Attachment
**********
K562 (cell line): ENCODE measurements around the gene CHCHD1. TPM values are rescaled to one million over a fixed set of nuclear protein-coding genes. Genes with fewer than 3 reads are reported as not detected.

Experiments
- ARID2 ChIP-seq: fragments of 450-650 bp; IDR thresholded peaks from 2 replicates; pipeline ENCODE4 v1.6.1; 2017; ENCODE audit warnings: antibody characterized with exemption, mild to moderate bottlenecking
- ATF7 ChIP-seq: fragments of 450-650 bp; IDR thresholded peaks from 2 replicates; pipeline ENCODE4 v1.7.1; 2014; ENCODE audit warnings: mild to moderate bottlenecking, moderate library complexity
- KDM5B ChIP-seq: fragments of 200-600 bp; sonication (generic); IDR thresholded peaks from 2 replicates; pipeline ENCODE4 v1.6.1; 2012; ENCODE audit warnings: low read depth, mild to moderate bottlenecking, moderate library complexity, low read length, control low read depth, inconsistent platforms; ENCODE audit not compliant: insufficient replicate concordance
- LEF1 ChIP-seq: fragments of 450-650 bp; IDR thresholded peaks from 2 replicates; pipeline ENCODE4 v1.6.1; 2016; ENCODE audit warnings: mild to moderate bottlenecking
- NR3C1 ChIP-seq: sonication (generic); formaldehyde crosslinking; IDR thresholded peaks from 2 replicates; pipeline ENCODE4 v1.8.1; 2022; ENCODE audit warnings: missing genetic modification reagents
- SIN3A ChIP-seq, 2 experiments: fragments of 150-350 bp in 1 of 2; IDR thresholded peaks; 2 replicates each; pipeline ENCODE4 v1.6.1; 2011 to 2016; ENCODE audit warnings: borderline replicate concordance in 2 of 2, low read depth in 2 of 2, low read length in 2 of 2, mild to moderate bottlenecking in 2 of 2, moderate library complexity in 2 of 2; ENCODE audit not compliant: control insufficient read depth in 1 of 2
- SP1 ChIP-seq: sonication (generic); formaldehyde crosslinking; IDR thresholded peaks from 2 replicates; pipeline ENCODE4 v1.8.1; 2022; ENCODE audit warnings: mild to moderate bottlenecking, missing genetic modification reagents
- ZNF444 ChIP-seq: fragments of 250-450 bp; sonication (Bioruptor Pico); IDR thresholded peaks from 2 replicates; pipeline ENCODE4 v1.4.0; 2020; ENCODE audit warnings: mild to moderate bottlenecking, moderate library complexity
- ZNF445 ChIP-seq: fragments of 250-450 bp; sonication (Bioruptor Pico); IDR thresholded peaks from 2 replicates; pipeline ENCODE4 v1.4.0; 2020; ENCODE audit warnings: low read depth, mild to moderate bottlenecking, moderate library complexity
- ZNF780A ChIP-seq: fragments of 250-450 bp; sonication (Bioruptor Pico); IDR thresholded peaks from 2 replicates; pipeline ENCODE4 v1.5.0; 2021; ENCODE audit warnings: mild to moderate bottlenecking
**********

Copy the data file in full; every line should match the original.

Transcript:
K562 (cell line): ENCODE measurements around the gene CHCHD1. TPM values are rescaled to one million over a fixed set of nuclear protein-coding genes. Genes with fewer than 3 reads are reported as not detected.

Experiments
- ARID2 ChIP-seq: fragments of 450-650 bp; IDR thresholded peaks from 2 replicates; pipeline ENCODE4 v1.6.1; 2017; ENCODE audit warnings: antibody characterized with exemption, mild to moderate bottlenecking
- ATF7 ChIP-seq: fragments of 450-650 bp; IDR thresholded peaks from 2 replicates; pipeline ENCODE4 v1.7.1; 2014; ENCODE audit warnings: mild to moderate bottlenecking, moderate library complexity
- KDM5B ChIP-seq: fragments of 200-600 bp; sonication (generic); IDR thresholded peaks from 2 replicates; pipeline ENCODE4 v1.6.1; 2012; ENCODE audit warnings: low read depth, mild to moderate bottlenecking, moderate library complexity, low read length, control low read depth, inconsistent platforms; ENCODE audit not compliant: insufficient replicate concordance
- LEF1 ChIP-seq: fragments of 450-650 bp; IDR thresholded peaks from 2 replicates; pipeline ENCODE4 v1.6.1; 2016; ENCODE audit warnings: mild to moderate bottlenecking
- NR3C1 ChIP-seq: sonication (generic); formaldehyde crosslinking; IDR thresholded peaks from 2 replicates; pipeline ENCODE4 v1.8.1; 2022; ENCODE audit warnings: missing genetic modification reagents
- SIN3A ChIP-seq, 2 experiments: fragments of 150-350 bp in 1 of 2; IDR thresholded peaks; 2 replicates each; pipeline ENCODE4 v1.6.1; 2011 to 2016; ENCODE audit warnings: borderline replicate concordance in 2 of 2, low read depth in 2 of 2, low read length in 2 of 2, mild to moderate bottlenecking in 2 of 2, moderate library complexity in 2 of 2; ENCODE audit not compliant: control insufficient read depth in 1 of 2
- SP1 ChIP-seq: sonication (generic); formaldehyde crosslinking; IDR thresholded peaks from 2 replicates; pipeline ENCODE4 v1.8.1; 2022; ENCODE audit warnings: mild to moderate bottlenecking, missing genetic modification reagents
- ZNF444 ChIP-seq: fragments of 250-450 bp; sonication (Bioruptor Pico); IDR thresholded peaks from 2 replicates; pipeline ENCODE4 v1.4.0; 2020; ENCODE audit warnings: mild to moderate bottlenecking, moderate library complexity
- ZNF445 ChIP-seq: fragments of 250-450 bp; sonication (Bioruptor Pico); IDR thresholded peaks from 2 replicates; pipeline ENCODE4 v1.4.0; 2020; ENCODE audit warnings: low read depth, mild to moderate bottlenecking, moderate library complexity
- ZNF780A ChIP-seq: fragments of 250-450 bp; sonication (Bioruptor Pico); IDR thresholded peaks from 2 replicates; pipeline ENCODE4 v1.5.0; 2021; ENCODE audit warnings: mild to moderate bottlenecking